The Scottish Mail on Sunday


- Sir Clive Woodward

WHAT a fantastic turnaround by the Lions.

At half-time, I was seriously worried. They hadn’t fired a shot in the first 40 minutes and I’ve always thought there could be no way back from a defeat in the first Test.

They came back out of the tunnel a much more focused team, kicked better and started putting phases together — and we started to notice that the Boks aren’t very discipline­d and organised in defence.

Finally the Lions got big Courtney Lawes and Jack Conan running at them, and Maro Itoje was immense.

Although there were plenty of dramas in the second half, I felt confident of a Lions win from about 25 minutes in. There had been a sea change.

This Boks team might be world champions but they have had no opportunit­y to develop since the World Cup in 2019. They have had no Test rugby and looked vulnerable, but they also made some bad calls.

The game was still there for the winning when they pulled off Faf de Klerk and Handre Pollard. Why would you do that?

I can’t claim to have been quite so confident at the break, though! After all the build-up, excitement and hype we have to say it was a very disappoint­ing first half.

We should probably not underestim­ate nerves with so many Lions making their first Test starts for the team, that was certainly behind the three early penalties given away by Tom Curry.

Yes we needed to get into the Boks faces and lead the battle from No 7 and Curry was very aware of that but the margins are so small that he needed to be much more discipline­d.

Pollard helped himself to two successful kicks at goal from Curry offences and then another Englishman — Elliot Daly — coughed up another penalty and another three points.

It was just hard work for the Lions. Most critics rate that starting Boks front row as inferior to their Bomb-squad replacemen­ts but the Lions got absolutely no joy out of them and after a good start the Lions line-out started to splutter.

And minds started to wander. What was Luke Cowan-Dickie doing with that panicky short crooked throw to the front which was rightly pinged? And why was he laughing about it afterwards? It was poor, naive play and cost the Lions valuable field position.

Factor in a couple of missed penalty shots and it was a pretty miserable opening 40 for the Lions, who could count themselves lucky to turn around only 12-3 down.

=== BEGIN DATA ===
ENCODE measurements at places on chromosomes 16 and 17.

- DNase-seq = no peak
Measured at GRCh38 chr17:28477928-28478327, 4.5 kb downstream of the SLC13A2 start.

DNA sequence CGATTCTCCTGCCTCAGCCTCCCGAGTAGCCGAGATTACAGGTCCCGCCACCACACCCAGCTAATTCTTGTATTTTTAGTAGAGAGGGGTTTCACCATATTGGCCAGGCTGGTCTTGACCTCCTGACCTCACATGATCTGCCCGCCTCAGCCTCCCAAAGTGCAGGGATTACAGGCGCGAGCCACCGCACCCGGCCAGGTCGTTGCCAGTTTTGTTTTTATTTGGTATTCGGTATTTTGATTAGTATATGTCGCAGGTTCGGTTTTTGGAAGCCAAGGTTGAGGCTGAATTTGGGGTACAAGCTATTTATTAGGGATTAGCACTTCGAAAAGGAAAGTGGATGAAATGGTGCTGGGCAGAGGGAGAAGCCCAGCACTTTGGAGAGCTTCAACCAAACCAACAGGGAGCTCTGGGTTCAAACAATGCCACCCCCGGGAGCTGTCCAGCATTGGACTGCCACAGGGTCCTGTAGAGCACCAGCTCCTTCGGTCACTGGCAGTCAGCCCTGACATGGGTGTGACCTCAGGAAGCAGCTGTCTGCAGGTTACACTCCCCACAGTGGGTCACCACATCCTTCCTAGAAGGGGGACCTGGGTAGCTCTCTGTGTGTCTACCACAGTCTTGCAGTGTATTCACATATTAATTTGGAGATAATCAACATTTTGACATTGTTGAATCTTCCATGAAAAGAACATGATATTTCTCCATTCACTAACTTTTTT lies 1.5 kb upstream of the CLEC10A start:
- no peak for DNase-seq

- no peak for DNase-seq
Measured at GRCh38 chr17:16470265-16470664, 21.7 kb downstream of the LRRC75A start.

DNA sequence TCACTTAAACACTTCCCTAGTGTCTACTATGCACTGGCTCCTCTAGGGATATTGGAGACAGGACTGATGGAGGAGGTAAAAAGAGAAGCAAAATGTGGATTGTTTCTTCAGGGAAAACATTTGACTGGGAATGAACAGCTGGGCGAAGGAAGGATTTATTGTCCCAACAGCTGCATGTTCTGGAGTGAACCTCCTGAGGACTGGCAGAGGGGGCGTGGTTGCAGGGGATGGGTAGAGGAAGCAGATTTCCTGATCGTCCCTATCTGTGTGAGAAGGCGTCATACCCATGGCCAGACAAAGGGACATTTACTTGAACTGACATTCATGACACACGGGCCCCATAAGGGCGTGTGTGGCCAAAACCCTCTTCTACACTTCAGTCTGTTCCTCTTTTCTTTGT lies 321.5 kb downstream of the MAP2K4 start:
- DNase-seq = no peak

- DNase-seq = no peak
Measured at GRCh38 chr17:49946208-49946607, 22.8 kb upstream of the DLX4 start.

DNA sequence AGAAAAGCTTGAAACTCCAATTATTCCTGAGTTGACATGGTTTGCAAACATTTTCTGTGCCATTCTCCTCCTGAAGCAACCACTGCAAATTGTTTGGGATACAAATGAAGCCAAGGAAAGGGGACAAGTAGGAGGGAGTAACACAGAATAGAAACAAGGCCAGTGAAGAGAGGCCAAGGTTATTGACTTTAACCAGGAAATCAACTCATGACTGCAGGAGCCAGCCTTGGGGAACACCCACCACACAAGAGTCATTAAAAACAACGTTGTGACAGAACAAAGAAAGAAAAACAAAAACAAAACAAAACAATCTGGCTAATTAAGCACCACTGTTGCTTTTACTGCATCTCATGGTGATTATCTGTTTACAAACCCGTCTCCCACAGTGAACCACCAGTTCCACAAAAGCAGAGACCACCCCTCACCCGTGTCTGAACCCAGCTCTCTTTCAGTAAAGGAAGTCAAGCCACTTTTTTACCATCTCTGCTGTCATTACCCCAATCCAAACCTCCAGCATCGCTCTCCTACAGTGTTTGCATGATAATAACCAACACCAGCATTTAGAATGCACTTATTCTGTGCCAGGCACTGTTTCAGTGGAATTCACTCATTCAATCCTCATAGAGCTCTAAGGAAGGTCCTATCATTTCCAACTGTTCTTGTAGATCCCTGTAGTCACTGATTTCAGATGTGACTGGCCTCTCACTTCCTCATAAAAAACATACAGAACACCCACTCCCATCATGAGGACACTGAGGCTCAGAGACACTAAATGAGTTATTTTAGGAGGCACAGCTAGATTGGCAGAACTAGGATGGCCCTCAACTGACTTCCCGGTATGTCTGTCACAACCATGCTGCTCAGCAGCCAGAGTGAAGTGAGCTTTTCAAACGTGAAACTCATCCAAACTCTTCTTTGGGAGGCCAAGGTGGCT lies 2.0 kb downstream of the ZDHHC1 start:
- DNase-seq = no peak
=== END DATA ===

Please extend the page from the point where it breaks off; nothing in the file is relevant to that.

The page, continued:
Straight after the break it was better, the mindset was different, and Lawes and Conan started playing a bigger role in the game.

Cowan-Dickie was able to make amends with a well-worked lineout rumble and it was game on again. The Lions were crisper and sharper.

The Boks are always dangerous, though, and in quick succession we had two huge TMO calls, one South Africa try disallowed, one allowed. Both were spot on and given all the pre-match publicity — row if you like — about the last-minute appointmen­t of Marius Jonker as TMO the officials were coping well.

The Lions maintained their concentrat­ion, their kicking game improved, and the boot of Dan Biggar was going well with three penalties, the last of which put the Lions ahead for the first time in the game.

And then came that call on Hamish Watson, just a penalty for a clear leg lift and potentiall­y dangerous. It looked a probable yellow, but a simple penalty was the call and Pollard then missed the kick.

I would say that’s the one call the Boks could reasonably argue against. Watson would have been saying a prayer when it went upstairs. Yellow cards have been given for less and even the occasional red.

Owen Farrell and Conor Murray are good players to have coming on to close out a game and that’s just what they did. A terrific win that should be briefly celebrated, but the job is only half done. Expect a big reaction from the Boks next week — and the Lions must match them.

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